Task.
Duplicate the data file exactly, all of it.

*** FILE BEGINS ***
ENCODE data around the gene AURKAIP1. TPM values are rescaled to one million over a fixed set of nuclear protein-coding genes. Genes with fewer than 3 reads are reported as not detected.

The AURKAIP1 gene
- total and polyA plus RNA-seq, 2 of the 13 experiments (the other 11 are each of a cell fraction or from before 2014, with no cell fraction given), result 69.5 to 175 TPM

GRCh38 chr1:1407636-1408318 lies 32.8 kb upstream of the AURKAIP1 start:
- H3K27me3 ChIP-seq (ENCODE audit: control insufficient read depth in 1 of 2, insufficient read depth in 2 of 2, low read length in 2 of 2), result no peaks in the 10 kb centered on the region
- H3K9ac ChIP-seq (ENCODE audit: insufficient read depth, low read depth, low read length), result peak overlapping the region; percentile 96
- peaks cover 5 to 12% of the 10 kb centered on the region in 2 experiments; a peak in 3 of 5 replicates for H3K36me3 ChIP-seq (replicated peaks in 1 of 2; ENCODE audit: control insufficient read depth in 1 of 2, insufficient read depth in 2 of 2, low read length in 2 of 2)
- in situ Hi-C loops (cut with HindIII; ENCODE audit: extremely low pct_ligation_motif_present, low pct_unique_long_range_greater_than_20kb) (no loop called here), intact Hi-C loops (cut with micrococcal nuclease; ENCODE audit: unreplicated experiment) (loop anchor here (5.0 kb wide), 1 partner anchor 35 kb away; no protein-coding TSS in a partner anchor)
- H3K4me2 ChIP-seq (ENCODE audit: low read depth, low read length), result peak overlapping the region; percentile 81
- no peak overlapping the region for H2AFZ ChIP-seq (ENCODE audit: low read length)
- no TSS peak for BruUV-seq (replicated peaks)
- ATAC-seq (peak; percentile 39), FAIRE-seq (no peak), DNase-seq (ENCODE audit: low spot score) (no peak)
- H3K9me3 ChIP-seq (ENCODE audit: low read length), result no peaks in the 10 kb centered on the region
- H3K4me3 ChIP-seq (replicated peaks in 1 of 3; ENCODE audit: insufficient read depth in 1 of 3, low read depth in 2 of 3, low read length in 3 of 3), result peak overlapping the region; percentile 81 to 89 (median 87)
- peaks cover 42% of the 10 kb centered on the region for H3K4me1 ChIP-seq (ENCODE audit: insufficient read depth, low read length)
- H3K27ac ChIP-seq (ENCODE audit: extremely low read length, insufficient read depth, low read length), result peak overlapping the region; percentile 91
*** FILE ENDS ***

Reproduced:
ENCODE data around the gene AURKAIP1. TPM values are rescaled to one million over a fixed set of nuclear protein-coding genes. Genes with fewer than 3 reads are reported as not detected.

The AURKAIP1 gene
- total and polyA plus RNA-seq, 2 of the 13 experiments (the other 11 are each of a cell fraction or from before 2014, with no cell fraction given), result 69.5 to 175 TPM

GRCh38 chr1:1407636-1408318 lies 32.8 kb upstream of the AURKAIP1 start:
- H3K27me3 ChIP-seq (ENCODE audit: control insufficient read depth in 1 of 2, insufficient read depth in 2 of 2, low read length in 2 of 2), result no peaks in the 10 kb centered on the region
- H3K9ac ChIP-seq (ENCODE audit: insufficient read depth, low read depth, low read length), result peak overlapping the region; percentile 96
- peaks cover 5 to 12% of the 10 kb centered on the region in 2 experiments; a peak in 3 of 5 replicates for H3K36me3 ChIP-seq (replicated peaks in 1 of 2; ENCODE audit: control insufficient read depth in 1 of 2, insufficient read depth in 2 of 2, low read length in 2 of 2)
- in situ Hi-C loops (cut with HindIII; ENCODE audit: extremely low pct_ligation_motif_present, low pct_unique_long_range_greater_than_20kb) (no loop called here), intact Hi-C loops (cut with micrococcal nuclease; ENCODE audit: unreplicated experiment) (loop anchor here (5.0 kb wide), 1 partner anchor 35 kb away; no protein-coding TSS in a partner anchor)
- H3K4me2 ChIP-seq (ENCODE audit: low read depth, low read length), result peak overlapping the region; percentile 81
- no peak overlapping the region for H2AFZ ChIP-seq (ENCODE audit: low read length)
- no TSS peak for BruUV-seq (replicated peaks)
- ATAC-seq (peak; percentile 39), FAIRE-seq (no peak), DNase-seq (ENCODE audit: low spot score) (no peak)
- H3K9me3 ChIP-seq (ENCODE audit: low read length), result no peaks in the 10 kb centered on the region
- H3K4me3 ChIP-seq (replicated peaks in 1 of 3; ENCODE audit: insufficient read depth in 1 of 3, low read depth in 2 of 3, low read length in 3 of 3), result peak overlapping the region; percentile 81 to 89 (median 87)
- peaks cover 42% of the 10 kb centered on the region for H3K4me1 ChIP-seq (ENCODE audit: insufficient read depth, low read length)
- H3K27ac ChIP-seq (ENCODE audit: extremely low read length, insufficient read depth, low read length), result peak overlapping the region; percentile 91